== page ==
In 2007, the number one priority from Community Health Visioning 2017 was for the community to develop a comprehensive continuum of mental health and substance abuse services. The area had the lowest per capita ratio of psychiatric professionals in the state and no local psychiatric hospital services. There was no partial hospitalization and limited intensive outpatient services. Lee Health served as convener of this collaborative process. Leaders included the Lee Health CEO, a Lee County commissioner, business leaders, the United Way president and the National Alliance of Mental Health executive director. By 2011, collaborators had helped to create 322 new behavioral health beds in the community and 12 new providers.
The Bob Janes Triage Center was created in April 2008 on the grounds of Lee Health, now SalusCare, with a dozen partner agencies investing and benefiting. Now providing 58 low-demand shelter beds for persons with symptoms of mental illness or addictions, this center offers an alternative to inappropriate emergency department use or incarceration for minor offenders, primarily homeless, who are not a danger to themselves or others. They receive a health assessment, are screened for both mental illness and addictions, and are offered referrals to treatment and support services. About one-third complete the program or accept a referral. Incarceration for these low-level offenses has decreased by 46 percent. Since 2008, 2,892 clients have been served.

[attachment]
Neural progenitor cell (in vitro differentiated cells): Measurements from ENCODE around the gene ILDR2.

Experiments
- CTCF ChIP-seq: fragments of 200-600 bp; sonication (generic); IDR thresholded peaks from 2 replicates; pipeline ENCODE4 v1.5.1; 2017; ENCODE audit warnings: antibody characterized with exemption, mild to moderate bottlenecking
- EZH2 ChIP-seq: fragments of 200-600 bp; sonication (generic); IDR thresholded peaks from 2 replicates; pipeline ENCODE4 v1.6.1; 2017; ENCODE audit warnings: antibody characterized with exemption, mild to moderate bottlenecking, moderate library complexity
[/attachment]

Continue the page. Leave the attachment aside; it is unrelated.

Park Royal Psychiatric Hospital, a 114-bed private venture, opened in 2012 and has already expanded. Hope Clubhouse, modeled after the national Clubhouse format for employment support to adults with mental illness in the community, successfully established operations, incubated for a year in free space Lee Health provided, and began operations. They now have acquired their own permanent facility and continue to expand. Additional private investment continues to create residential and outpatient programs in the community.
New resources can be brought into a community. Collaboration among all community partners is critical. Start with existing resources and common goals. Be visible in goal setting and reporting results. Build the “Volkswagen” and don’t wait for the “Cadillac.” Success builds greater success.
While adult psychiatric and substance abuse treatment has significantly increased, more services are needed for children. The new Children’s Behavioral Health Task Force is now training pediatricians in REACH Institute best practices for integrating behavioral health into primary care practices. This pilot program with 25 pediatricians will be evaluated for continued expansion of anticipated successes.
Contact: Stephanie Wardein
Interim Director, Community Relations